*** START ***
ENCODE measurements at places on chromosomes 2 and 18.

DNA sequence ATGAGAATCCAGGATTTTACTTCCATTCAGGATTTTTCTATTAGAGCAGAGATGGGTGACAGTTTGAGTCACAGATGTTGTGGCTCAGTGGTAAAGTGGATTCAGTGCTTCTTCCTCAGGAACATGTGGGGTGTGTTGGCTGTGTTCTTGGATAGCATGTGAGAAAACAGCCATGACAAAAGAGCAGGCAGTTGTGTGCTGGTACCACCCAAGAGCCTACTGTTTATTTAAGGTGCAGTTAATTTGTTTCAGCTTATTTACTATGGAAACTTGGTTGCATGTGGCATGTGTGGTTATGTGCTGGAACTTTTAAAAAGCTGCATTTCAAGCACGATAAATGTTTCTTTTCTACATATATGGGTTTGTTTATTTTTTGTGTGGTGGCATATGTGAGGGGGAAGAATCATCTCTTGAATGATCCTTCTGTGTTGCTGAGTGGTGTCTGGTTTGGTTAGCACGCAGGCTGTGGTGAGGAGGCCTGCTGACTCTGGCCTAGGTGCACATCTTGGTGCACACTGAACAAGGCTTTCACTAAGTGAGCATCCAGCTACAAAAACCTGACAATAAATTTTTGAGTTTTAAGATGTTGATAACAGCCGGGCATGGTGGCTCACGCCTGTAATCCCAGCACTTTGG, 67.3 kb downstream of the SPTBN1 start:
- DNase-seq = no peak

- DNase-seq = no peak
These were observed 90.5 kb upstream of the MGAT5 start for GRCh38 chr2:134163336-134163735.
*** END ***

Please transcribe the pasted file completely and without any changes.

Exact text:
ENCODE measurements at places on chromosomes 2 and 18.

DNA sequence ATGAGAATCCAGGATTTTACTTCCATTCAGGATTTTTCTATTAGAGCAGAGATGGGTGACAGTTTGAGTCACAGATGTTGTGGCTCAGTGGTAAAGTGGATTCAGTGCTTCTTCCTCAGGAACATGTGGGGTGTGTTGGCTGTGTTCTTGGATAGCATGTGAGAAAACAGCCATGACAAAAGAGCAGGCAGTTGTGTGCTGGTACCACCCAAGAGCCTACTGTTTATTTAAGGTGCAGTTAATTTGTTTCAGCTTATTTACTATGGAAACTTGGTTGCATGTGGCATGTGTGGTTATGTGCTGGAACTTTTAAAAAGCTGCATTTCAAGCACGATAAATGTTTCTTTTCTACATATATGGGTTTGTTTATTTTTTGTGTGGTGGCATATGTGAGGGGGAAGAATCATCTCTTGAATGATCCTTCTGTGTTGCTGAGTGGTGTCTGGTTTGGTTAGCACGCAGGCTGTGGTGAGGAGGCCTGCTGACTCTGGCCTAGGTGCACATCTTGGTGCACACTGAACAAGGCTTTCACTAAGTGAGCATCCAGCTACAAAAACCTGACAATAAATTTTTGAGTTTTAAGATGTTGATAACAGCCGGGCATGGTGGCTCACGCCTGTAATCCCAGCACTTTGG, 67.3 kb downstream of the SPTBN1 start:
- DNase-seq = no peak

- DNase-seq = no peak
These were observed 90.5 kb upstream of the MGAT5 start for GRCh38 chr2:134163336-134163735.